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Self-Portraiture Problem-Solving
Posted 10/10/2019 07:11AM

At Whitfield visual artists develop studio techniques as well as an understanding of how to approach art-making as a problem based process—an approach that comes into play when creative problem-solving in any discipline.

Recently, freshmen in Design Overview combined the Elements and Principles of Design to learn about visual aesthetics and their own ideals pertaining to beauty as they were challenged to create contemporary self-portraits.

They began by experimenting with drawing exercises in line quality, mark-making, and variation then utilized photography and line systems to create contemporary self-portraits.

New to Whitfield this year, Visual Arts faculty member Curtis Erlinger shares, “The self-portrait project is a great way to find out who my students are at the beginning of the year—in the act of making drawings, I learn a lot about their creative process, ideas, and personality through their portraits.” One of the goals within the Visual Arts department is to help students understand the creative process and how they function within it.

Before taking their photographs, the class studied different aspects and examples of portraiture and considered how each potential view (frontal, profile, and three-quarters) conveys information to the viewer. “For example, a frontal view portrait may be considered as intimate, institutional (DMV), or even confrontational, while a profile view projects a more introspective, silhouetted, or vulnerable tone,” said Mr. Erlinger. “The Renaissance audience would immediately know how a three-quarter portrait would convey the class or betrothal of the sitter. This information may be lost on us, however, as a contemporary audience, we still feel the emotive effect of Mona Lisa’s gaze, and we can understand why the hopeful, aspirational, three-quarter view was utilized in Shepard Fairey’s famous campaign portrait for Barack Obama.”

After class discussions, Mr. Erlinger encouraged his students to consider how they wanted to represent themselves to the viewer. The introspective portrait project encouraged students to explore their own identity and representation—they considered how they wanted to communicate and be perceived by a broader authentic audience.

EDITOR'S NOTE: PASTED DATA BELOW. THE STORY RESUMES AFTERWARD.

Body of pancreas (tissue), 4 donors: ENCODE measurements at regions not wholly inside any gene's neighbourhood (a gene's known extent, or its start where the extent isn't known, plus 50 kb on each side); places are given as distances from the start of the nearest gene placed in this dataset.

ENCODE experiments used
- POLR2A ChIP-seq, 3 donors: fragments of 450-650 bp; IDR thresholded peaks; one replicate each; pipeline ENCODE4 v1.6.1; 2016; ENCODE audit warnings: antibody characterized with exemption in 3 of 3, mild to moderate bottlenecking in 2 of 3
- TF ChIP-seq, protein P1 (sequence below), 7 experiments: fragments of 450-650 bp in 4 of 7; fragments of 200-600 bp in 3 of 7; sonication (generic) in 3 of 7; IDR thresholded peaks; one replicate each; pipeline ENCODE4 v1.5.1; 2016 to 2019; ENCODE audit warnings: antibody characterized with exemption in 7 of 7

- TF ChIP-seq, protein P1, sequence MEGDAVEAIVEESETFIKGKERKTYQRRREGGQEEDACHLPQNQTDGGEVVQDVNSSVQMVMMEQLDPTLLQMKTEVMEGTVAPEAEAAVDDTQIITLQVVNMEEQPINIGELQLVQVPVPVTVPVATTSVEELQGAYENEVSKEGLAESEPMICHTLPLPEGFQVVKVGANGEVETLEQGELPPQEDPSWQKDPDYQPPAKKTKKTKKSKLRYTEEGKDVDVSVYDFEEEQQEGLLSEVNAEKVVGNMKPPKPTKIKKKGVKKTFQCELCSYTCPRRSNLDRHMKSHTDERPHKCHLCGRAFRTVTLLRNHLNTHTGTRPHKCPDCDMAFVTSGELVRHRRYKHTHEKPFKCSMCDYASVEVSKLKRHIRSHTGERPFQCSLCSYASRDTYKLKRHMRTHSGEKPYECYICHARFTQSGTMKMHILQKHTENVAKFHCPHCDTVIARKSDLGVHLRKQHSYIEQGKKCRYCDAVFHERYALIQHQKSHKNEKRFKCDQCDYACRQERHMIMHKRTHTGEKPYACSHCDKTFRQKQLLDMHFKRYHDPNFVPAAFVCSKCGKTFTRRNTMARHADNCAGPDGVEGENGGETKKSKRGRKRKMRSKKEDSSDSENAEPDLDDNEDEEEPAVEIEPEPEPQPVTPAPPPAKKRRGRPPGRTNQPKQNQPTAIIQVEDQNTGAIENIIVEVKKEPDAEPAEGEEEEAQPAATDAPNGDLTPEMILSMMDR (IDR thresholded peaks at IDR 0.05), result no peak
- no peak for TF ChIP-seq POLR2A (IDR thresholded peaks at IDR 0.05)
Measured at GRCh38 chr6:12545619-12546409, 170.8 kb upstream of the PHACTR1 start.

Students also reviewed the techniques and work of contemporary artists Chuck Close, Kara Walker, Ernesto Caivano, and Kerstin Kartscher.

Directly on the black and white print-out of their portrait, each student drew a pencil grid and used it as an overlay to divide their photo into half-inch squares. By using the grid to break down their photo into small incremental units, the process of drawing their portrait on a blank sheet of paper became more manageable. “The grid serves as a way to translate and to separate a whole into more digestible and understandable parts,” said Mr. Erlinger. “Oftentimes the more restrictions we have as artists, the more we are challenged to problem-solve. Using the grid becomes almost like a game or a puzzle. When you give students boundaries, they use them to problem-solve and create different and new strategies.”

Students appropriated information from their photographs to their self-portraits by creating patterns of different line systems which leads to beautiful results of creative play and experimentation.

For Sarah Schott ’23, the project was both challenging and motivating. “I ran into a couple of roadblocks along the way and at times I just wanted to quit working with the grid squares,” said Schott. “But, ultimately, this project pushed me to be really creative. In the end, I was proud of myself for sticking with it!”

The portraits are currently on display in the atrium outside of Whitfield’s Dining Room. 

   
   
   
   
   

 

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